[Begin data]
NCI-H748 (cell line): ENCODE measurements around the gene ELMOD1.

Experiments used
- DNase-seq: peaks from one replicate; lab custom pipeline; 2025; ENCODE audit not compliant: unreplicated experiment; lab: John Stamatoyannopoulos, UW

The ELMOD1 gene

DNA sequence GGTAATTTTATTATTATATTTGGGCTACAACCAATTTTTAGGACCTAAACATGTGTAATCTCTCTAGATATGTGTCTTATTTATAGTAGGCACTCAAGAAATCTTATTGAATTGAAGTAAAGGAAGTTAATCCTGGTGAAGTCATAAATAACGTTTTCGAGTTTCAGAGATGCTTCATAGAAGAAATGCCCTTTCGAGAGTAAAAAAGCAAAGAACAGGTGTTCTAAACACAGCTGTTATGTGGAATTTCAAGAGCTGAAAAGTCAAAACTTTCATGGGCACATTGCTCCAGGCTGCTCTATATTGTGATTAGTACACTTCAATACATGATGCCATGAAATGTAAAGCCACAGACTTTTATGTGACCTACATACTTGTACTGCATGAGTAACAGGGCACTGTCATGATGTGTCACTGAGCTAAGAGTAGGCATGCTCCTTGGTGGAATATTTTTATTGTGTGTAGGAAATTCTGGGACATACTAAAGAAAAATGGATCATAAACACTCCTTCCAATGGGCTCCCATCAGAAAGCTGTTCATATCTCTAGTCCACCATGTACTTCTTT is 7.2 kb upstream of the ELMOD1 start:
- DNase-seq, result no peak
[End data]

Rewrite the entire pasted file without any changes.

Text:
NCI-H748 (cell line): ENCODE measurements around the gene ELMOD1.

Experiments used
- DNase-seq: peaks from one replicate; lab custom pipeline; 2025; ENCODE audit not compliant: unreplicated experiment; lab: John Stamatoyannopoulos, UW

The ELMOD1 gene

DNA sequence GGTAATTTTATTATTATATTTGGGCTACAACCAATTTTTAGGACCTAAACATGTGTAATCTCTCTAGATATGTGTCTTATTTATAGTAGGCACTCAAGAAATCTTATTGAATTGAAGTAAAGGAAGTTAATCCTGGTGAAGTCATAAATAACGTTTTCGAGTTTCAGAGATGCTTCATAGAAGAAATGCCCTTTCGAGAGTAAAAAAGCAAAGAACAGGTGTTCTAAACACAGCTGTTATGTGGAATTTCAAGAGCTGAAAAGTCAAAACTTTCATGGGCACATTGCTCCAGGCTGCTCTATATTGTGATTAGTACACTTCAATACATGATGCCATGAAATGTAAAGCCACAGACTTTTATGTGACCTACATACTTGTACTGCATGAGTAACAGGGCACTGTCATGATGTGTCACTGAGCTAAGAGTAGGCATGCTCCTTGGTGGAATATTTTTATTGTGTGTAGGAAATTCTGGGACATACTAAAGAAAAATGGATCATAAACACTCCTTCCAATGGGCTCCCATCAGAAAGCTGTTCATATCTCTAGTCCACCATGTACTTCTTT is 7.2 kb upstream of the ELMOD1 start:
- DNase-seq, result no peak